My point was that we're desensitized to drunk-drivers killing other motorists. So when we hear about it, it doesn't really affect us. Perhaps we tsk-tsk a little, and make the comments we're expected to make, but we really don't pay much attention-and we certainly don't cry out for the perpetrator to be sent off to prison for the rest of his life; we don't scream for the "death penalty"; we don't hope that wild animals will feast on his carcass for all of eternity (all things that I've heard associated with Michael Vick).
But then we've already hashed that out, haven't we? If you want to read more, hop over to the archives and read the post; some fascinating comments there.
The question of the day is this: is 23 months sufficient? Is it too long?
I was surfing around on the net and came across a story at ESPN online from a few days ago. The writer made a statement that was really telling, I think. He said this:
In the months since Michael Vick pleaded guilty for his
role in a federal dogfighting case, Vick should have been trying to impress
federal officials with his honesty and contrition. It would have reduced his
time in prison considerably.
Instead, Vick flunked a drug test, lied about his drug
use and failed a lie-detector test on his role in the executions of fighting
dogs that failed to perform.
In his sentencing hearing Monday in Richmond, Va.,
Vick paid the price.
It seems as though Mr. Munson, over at ESPN.com, doesn't really care all that much whether or not the punishment is appropriate for the crime; he's bothered by the fact that Vick neglected to "butter up" the judge into levying a lighter sentence!
It amazes me! The chatter isn't "he got what he deserved" or "that's not nearly long enough"; it's "if he'd acted a little nicer, been a little more respectful, been a little more endearing to the judge, he'd have got a little easier deal".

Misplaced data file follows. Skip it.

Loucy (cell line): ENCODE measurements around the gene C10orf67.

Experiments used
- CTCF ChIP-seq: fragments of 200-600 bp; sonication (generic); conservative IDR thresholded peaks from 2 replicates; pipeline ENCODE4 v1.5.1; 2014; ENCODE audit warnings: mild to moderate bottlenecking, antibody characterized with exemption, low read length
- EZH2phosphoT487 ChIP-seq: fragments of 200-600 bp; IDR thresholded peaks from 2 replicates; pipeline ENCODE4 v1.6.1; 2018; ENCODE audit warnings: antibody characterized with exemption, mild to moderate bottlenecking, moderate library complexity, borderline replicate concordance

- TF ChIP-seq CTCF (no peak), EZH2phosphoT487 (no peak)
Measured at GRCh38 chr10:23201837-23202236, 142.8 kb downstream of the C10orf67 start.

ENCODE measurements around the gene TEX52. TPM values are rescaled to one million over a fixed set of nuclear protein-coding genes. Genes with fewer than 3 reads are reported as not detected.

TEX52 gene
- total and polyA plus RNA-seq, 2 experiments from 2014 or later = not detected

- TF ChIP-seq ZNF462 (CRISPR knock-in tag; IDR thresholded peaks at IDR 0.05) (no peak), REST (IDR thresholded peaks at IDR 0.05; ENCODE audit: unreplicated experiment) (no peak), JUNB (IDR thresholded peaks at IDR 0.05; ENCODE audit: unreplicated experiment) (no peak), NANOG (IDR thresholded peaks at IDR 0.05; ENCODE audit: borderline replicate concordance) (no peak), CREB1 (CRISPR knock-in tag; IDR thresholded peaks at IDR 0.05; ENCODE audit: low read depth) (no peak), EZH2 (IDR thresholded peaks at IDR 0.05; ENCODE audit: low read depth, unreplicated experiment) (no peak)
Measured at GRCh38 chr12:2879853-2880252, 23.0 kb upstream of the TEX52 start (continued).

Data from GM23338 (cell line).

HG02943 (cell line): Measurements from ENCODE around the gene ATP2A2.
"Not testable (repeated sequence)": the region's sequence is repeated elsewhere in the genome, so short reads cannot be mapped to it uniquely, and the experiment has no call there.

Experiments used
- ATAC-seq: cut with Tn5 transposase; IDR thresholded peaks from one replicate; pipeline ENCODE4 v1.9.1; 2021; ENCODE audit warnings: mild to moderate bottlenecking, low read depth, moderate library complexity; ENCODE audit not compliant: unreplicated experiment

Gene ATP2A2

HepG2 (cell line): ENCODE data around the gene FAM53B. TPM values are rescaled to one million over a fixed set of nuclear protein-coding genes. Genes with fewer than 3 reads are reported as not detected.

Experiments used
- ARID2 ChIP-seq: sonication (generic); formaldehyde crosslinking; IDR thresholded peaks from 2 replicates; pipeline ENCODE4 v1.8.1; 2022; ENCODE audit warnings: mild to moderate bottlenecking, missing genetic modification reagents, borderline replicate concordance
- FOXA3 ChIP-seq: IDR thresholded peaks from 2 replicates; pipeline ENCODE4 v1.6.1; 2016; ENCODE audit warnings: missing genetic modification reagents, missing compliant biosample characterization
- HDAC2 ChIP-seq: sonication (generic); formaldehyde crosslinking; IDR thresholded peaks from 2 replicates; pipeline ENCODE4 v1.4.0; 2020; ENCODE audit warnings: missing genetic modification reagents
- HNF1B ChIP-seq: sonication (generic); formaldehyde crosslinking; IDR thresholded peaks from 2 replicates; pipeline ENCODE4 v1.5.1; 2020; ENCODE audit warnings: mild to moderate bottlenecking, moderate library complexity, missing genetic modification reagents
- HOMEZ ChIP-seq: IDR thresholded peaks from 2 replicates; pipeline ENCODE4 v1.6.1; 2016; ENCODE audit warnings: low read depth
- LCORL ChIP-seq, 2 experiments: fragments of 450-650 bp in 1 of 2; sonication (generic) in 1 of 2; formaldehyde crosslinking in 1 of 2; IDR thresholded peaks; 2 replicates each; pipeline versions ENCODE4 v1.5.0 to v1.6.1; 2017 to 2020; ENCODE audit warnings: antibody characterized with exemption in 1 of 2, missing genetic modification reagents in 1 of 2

Our society has become so politicized. It's disgusting.
But then that's not my point either.
A handful of you provided your thoughts on the verdict; your comments were insightful and enlightened, but they did span the spectrum. It doesn't seem that there's any consensus among folks who care; just as many feel the sentence is adequate, as feel it should have been longer, as feel it's much too long. It's bizarre. I have to think that, had the case been tried before a jury, it would have ended up, after long and arduous debate, in a hung jury.
But, what do I think?
I like animals-am disgusted by violence toward them. I think that those who purposely perpetuate violence against animals-particularly for their personal enjoyment-deserve to be dealt with harshly.
But I also try to put things in perspective (a virtue that seems to be lacking anymore). For example, if a few dogs are worth 23 months, how much more is a human life worth? Infinitely more, I would imagine; but then, how many stories have you heard of folks who've killed--either purposely or accidentally but negligently--who haven't received more than token punishment-a slap on the hand?
So here's what I think: I, frankly, was surprised when I heard that the sentence was 23 months. I'd had an internal, silent wager going on in my head, and the consensus among the many voices up there was that he'd end up with 6 months in a light-security pen somewhere, with time off for good behavior; some probation; a hefty requirement for community service (perhaps filming free commercials for the ASPCA); and a fine of $1 million or so.
Not that I think 23 months is too long; in fact, when I think about it, it seems right. But it doesn't seem to be in perspective. It seems stiff compared to so many of the sentences that we hear about anymore.
If nothing else, perhaps we, as thoughtful members of society, can take this as a lesson: remember that it's easy to grow apathetic when we hear horror stories in the news each and every day. And when those horror stories become commonplace, we cease taking notice, and sooner or later, the punishment doesn't matter anymore. And then we hear of some new crime against humanity, and the outcry is huge. And because of that outcry, the punishment is swift, and severe (and, perhaps, appropriate).
And so this is the lesson: don't ever grow apathetic; don't allow yourself to become desensitized. If a few dogs equate to 23 months, then each and every time you hear of a human life taken, or a child molested or abused, or a spouse beaten or terrorized, cry out. Make your voice heard then. If we are going to demand justice for an animal, let's demand it, too, for each and every human that deserves it.